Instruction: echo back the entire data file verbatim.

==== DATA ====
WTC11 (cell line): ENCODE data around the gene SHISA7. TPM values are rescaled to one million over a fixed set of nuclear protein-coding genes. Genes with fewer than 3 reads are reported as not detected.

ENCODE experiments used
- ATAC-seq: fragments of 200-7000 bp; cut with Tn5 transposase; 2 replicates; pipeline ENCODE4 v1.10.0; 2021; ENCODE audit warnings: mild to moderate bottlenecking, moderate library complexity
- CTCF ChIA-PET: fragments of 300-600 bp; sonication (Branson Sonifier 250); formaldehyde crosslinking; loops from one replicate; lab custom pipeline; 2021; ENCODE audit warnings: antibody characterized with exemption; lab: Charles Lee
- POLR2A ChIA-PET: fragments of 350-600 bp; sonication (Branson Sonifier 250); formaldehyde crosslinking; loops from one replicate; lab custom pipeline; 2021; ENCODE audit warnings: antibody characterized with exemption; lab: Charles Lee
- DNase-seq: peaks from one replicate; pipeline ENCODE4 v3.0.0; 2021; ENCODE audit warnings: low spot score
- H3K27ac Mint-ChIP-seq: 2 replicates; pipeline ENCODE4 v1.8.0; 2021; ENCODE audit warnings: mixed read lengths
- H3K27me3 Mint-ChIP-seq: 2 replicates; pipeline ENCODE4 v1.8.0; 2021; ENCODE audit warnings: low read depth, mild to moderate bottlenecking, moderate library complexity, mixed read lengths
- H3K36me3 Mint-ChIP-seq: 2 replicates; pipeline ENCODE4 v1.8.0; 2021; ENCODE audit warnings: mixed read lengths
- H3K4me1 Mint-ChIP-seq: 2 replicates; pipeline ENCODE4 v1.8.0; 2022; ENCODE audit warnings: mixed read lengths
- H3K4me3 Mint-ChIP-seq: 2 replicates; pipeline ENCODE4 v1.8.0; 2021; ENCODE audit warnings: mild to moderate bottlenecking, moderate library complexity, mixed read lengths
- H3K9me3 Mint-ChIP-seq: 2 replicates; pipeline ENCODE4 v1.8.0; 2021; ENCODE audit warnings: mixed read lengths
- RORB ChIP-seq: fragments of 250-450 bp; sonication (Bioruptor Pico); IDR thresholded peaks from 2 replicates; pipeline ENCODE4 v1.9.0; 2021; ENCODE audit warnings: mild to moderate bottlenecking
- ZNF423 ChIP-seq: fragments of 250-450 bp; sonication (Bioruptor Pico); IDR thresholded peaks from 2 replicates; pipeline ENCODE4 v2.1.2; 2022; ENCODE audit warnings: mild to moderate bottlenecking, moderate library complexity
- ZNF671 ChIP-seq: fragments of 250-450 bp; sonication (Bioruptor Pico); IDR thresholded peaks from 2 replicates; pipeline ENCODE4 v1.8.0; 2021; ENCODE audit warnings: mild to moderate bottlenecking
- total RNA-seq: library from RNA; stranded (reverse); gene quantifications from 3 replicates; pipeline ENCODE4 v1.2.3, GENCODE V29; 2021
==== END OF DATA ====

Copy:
WTC11 (cell line): ENCODE data around the gene SHISA7. TPM values are rescaled to one million over a fixed set of nuclear protein-coding genes. Genes with fewer than 3 reads are reported as not detected.

ENCODE experiments used
- ATAC-seq: fragments of 200-7000 bp; cut with Tn5 transposase; 2 replicates; pipeline ENCODE4 v1.10.0; 2021; ENCODE audit warnings: mild to moderate bottlenecking, moderate library complexity
- CTCF ChIA-PET: fragments of 300-600 bp; sonication (Branson Sonifier 250); formaldehyde crosslinking; loops from one replicate; lab custom pipeline; 2021; ENCODE audit warnings: antibody characterized with exemption; lab: Charles Lee
- POLR2A ChIA-PET: fragments of 350-600 bp; sonication (Branson Sonifier 250); formaldehyde crosslinking; loops from one replicate; lab custom pipeline; 2021; ENCODE audit warnings: antibody characterized with exemption; lab: Charles Lee
- DNase-seq: peaks from one replicate; pipeline ENCODE4 v3.0.0; 2021; ENCODE audit warnings: low spot score
- H3K27ac Mint-ChIP-seq: 2 replicates; pipeline ENCODE4 v1.8.0; 2021; ENCODE audit warnings: mixed read lengths
- H3K27me3 Mint-ChIP-seq: 2 replicates; pipeline ENCODE4 v1.8.0; 2021; ENCODE audit warnings: low read depth, mild to moderate bottlenecking, moderate library complexity, mixed read lengths
- H3K36me3 Mint-ChIP-seq: 2 replicates; pipeline ENCODE4 v1.8.0; 2021; ENCODE audit warnings: mixed read lengths
- H3K4me1 Mint-ChIP-seq: 2 replicates; pipeline ENCODE4 v1.8.0; 2022; ENCODE audit warnings: mixed read lengths
- H3K4me3 Mint-ChIP-seq: 2 replicates; pipeline ENCODE4 v1.8.0; 2021; ENCODE audit warnings: mild to moderate bottlenecking, moderate library complexity, mixed read lengths
- H3K9me3 Mint-ChIP-seq: 2 replicates; pipeline ENCODE4 v1.8.0; 2021; ENCODE audit warnings: mixed read lengths
- RORB ChIP-seq: fragments of 250-450 bp; sonication (Bioruptor Pico); IDR thresholded peaks from 2 replicates; pipeline ENCODE4 v1.9.0; 2021; ENCODE audit warnings: mild to moderate bottlenecking
- ZNF423 ChIP-seq: fragments of 250-450 bp; sonication (Bioruptor Pico); IDR thresholded peaks from 2 replicates; pipeline ENCODE4 v2.1.2; 2022; ENCODE audit warnings: mild to moderate bottlenecking, moderate library complexity
- ZNF671 ChIP-seq: fragments of 250-450 bp; sonication (Bioruptor Pico); IDR thresholded peaks from 2 replicates; pipeline ENCODE4 v1.8.0; 2021; ENCODE audit warnings: mild to moderate bottlenecking
- total RNA-seq: library from RNA; stranded (reverse); gene quantifications from 3 replicates; pipeline ENCODE4 v1.2.3, GENCODE V29; 2021